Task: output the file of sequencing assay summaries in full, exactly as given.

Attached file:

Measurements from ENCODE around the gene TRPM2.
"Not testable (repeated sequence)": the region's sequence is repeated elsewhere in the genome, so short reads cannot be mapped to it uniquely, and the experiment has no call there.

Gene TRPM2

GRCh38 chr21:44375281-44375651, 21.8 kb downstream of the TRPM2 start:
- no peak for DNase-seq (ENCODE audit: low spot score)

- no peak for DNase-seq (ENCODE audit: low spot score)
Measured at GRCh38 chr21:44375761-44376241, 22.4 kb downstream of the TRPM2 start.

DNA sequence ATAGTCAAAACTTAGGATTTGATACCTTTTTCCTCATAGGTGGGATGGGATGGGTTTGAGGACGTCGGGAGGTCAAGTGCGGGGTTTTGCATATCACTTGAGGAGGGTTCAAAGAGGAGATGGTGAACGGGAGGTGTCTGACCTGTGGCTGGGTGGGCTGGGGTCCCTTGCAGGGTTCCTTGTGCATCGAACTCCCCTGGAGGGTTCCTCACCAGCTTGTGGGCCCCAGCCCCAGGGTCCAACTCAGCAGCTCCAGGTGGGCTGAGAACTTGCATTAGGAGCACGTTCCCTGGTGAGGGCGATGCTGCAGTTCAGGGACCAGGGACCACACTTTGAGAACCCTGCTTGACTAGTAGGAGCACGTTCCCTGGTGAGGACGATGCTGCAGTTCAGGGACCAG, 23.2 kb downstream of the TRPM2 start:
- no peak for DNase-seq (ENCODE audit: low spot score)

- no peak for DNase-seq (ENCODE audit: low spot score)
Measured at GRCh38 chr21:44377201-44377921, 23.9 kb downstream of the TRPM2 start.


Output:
Measurements from ENCODE around the gene TRPM2.
"Not testable (repeated sequence)": the region's sequence is repeated elsewhere in the genome, so short reads cannot be mapped to it uniquely, and the experiment has no call there.

Gene TRPM2

GRCh38 chr21:44375281-44375651, 21.8 kb downstream of the TRPM2 start:
- no peak for DNase-seq (ENCODE audit: low spot score)

- no peak for DNase-seq (ENCODE audit: low spot score)
Measured at GRCh38 chr21:44375761-44376241, 22.4 kb downstream of the TRPM2 start.

DNA sequence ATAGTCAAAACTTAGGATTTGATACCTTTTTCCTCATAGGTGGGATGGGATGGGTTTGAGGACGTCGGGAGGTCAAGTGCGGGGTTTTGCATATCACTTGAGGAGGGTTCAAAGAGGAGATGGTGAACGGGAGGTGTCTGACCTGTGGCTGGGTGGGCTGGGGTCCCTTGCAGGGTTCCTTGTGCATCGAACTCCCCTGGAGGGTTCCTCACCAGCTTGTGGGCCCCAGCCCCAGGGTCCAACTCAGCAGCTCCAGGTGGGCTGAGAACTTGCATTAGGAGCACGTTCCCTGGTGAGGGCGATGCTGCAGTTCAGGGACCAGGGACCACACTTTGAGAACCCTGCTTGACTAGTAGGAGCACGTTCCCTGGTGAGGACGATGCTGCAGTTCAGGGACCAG, 23.2 kb downstream of the TRPM2 start:
- no peak for DNase-seq (ENCODE audit: low spot score)

- no peak for DNase-seq (ENCODE audit: low spot score)
Measured at GRCh38 chr21:44377201-44377921, 23.9 kb downstream of the TRPM2 start.